Derek Price, Cargazing
Panache and practicality with Volvo V90 wagon
For families who want something a bit different, Volvo is serving up the V90 wagon on a quirky platter.
This is one of the few cars that appeals for equally logical and emotional reasons. It has all the boring benefits of a crossover SUV—ample cargo space, a roomy cabin, modern features and allwheel drive—with a not-so-conventional wagon shape, all of which is wrapped up in a sleek, modern, upscale design.
The current V90 is one of the prettiest utilitarian cars ever seen. It’s meant to haul kids and cargo, but it doesn’t sacrifice sexiness in the process.
A low-slung shape, sloping roofline, long hood and contemporary creases are all styling tropes that belong on a movie star’s two-door coupe, yet they’re applied to this wagon with great effect.
Coupled with some of the nicest accent materials you’ll find in any luxury car, both inside and out, and it’s a recipe for automotive lust. Again, that’s assuming you’re a contrarian. If you want to go with the flow, just buy an SUV like everyone else does. The V90 is different by design.
The tester was the Cross Country version that blurs the line between wagon and SUV. With protective body molding and a bit more ground clearance, it’s designed with some off-road adventuring in mind, but I also think it detracts from the best part of the V90: that gorgeous shape.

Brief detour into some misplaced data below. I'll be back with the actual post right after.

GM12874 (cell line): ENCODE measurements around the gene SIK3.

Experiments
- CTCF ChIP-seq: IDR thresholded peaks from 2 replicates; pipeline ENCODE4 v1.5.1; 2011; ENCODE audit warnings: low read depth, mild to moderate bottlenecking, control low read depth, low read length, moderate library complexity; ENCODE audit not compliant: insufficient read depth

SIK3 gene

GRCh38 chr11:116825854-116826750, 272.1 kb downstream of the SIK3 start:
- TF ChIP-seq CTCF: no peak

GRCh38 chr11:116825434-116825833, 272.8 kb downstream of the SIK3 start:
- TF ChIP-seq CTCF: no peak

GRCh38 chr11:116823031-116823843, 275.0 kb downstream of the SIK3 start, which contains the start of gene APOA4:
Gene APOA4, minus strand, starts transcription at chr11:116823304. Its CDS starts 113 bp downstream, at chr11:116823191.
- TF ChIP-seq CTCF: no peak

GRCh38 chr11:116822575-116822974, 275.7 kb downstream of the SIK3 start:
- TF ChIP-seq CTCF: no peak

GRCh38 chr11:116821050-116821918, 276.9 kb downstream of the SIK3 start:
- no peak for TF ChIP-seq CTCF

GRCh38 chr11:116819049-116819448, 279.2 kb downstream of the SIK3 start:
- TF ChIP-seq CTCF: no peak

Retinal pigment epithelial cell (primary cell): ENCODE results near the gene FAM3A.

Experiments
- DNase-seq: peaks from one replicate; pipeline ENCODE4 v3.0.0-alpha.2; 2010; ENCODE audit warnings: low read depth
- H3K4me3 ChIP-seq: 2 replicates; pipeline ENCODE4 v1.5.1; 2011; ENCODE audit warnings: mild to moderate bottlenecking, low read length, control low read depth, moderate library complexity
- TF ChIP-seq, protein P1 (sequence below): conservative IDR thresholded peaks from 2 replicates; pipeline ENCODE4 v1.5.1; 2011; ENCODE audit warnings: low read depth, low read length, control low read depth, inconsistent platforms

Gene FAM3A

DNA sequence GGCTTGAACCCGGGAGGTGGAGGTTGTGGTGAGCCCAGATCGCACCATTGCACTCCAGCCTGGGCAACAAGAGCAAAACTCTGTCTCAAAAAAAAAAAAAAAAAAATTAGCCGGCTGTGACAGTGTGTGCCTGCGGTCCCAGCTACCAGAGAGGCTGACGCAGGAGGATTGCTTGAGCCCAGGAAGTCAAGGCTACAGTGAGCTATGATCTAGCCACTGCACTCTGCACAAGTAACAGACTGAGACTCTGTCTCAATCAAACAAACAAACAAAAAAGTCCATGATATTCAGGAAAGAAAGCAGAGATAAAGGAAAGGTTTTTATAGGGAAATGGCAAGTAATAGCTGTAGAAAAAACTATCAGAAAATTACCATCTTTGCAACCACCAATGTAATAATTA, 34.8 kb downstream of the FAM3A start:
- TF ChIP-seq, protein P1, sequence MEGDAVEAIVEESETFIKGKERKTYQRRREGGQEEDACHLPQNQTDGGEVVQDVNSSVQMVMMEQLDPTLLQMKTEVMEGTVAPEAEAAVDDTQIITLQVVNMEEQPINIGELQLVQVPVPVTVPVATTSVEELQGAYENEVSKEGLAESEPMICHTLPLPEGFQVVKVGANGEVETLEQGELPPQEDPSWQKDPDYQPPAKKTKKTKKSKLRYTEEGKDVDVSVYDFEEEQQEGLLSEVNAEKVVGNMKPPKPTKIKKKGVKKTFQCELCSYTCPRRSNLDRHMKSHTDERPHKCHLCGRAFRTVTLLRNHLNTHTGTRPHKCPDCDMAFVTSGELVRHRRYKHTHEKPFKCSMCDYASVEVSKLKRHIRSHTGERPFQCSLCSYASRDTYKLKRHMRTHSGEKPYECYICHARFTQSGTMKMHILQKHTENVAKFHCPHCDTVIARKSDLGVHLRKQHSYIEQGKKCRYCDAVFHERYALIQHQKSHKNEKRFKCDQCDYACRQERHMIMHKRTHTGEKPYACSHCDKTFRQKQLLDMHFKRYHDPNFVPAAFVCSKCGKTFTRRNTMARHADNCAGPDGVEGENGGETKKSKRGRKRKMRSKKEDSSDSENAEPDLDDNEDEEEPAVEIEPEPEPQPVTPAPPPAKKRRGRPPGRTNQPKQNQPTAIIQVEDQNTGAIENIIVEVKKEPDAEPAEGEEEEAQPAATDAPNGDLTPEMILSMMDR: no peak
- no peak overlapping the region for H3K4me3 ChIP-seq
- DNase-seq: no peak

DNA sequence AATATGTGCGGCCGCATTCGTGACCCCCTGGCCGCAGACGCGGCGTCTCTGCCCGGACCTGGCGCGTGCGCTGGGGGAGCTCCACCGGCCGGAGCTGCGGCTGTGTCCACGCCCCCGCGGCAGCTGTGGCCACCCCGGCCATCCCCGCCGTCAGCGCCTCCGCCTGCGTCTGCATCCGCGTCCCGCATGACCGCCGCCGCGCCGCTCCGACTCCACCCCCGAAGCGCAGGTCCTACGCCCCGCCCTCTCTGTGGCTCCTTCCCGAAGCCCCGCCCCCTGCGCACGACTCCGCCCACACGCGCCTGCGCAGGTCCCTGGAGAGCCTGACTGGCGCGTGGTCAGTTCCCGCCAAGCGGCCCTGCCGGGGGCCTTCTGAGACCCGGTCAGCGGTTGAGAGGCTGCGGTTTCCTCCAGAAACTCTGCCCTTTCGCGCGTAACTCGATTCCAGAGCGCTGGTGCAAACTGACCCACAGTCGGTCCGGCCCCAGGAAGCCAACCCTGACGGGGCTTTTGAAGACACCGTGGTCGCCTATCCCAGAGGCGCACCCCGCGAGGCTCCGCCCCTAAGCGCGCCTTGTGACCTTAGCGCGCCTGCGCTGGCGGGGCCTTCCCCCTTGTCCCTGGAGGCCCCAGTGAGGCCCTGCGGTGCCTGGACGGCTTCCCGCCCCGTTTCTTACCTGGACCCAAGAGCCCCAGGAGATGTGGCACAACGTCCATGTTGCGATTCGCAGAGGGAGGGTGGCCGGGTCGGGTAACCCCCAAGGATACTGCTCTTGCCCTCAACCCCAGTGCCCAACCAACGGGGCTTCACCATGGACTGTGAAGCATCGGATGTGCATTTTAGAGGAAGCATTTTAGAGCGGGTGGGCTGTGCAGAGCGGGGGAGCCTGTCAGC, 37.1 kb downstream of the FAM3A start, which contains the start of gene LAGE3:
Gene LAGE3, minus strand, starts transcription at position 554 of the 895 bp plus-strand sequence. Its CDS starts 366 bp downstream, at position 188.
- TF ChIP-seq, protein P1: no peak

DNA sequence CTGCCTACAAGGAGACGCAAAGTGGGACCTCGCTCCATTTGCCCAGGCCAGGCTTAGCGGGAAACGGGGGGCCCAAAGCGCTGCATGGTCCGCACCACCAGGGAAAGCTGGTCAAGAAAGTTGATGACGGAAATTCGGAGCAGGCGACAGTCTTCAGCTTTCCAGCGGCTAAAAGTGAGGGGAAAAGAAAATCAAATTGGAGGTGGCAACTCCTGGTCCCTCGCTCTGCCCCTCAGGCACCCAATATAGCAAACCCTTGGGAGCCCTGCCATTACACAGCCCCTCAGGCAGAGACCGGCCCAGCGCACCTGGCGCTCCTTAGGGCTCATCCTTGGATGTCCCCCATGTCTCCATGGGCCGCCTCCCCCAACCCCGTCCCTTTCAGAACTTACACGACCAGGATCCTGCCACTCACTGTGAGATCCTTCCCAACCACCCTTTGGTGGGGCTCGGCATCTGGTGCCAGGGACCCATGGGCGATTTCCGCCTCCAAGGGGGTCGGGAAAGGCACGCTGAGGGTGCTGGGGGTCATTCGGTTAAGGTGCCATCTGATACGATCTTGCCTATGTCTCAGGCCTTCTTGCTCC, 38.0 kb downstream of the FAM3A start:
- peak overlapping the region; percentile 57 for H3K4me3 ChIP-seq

This wagon’s cabin comes in a close second. Gorgeous, open-pore wood trim, rich leather and clean, classically Scandinavian design make it a visually relaxing place to spend time.
Its driving feel is more lively than sedate, though, especially with the powerful T6 engine option on my tester.
It doesn’t exactly carve corners like a sports sedan, but it doesn’t waft, either. It’s comfortable on the highway and responsive enough when you need to change lanes or have fun on a winding road, a well-balanced car.
Part of the V90’s quirky charm is its unconventional engine lineup. There are two different versions of its turbocharged, 2.0-liter, four-cylinder engine available, an odd choice in the luxury segment but one that works beautifully if your goal is blending performance with efficiency.
The base T5 engine makes 250 horsepower, enough to give it a premium feel but hardly overkill.
The upgraded T6 makes a meatier 316 horsepower yet still manages to eke out a respectable 30-mpg government rating for highway driving, even with all-wheel drive.
That’s an astounding mix. You can find more powerful cars than the V90, and more fuel efficient ones, but it is difficult to find any others that combine performance with efficiency quite like the current crop of Volvos.
No surprise for this brand, the level of safety equipment is substantial. One of my favorite features is Volvo’s brilliant Pilot Assist function, standard on every V90, that does a good job keeping the car centered and following traffic without driver input for brief periods of time.
Pricing starts at $52,895 for the V90 or $55,995 for the more rugged looking, offroad-focused Cross Country. The more powerful T6 engine is a $6,000 upgrade on the V90 and standard on the Cross Country.
WHAT WAS TESTED?
2021 Volvo V90 Cross Country T6 AWD ($54,900)
Wheelbase: 115.8 in.
Length: 195.2 in.
Width: 74.9 in.
Height: 60.7 in.
Engine: 2.0-liter turbocharged four cylinder (316 hp, 295 ft.-lbs.)
Transmission: Eight-speed automatic
Fuel economy: 20 city, 30 highway
Why buy it? It’s equal parts beautiful and practical. Its wagon shape is more unusual than cookie-cutter SUVs, but it doesn’t sacrifice functionality. Its Scandinavian design is outstanding inside and out.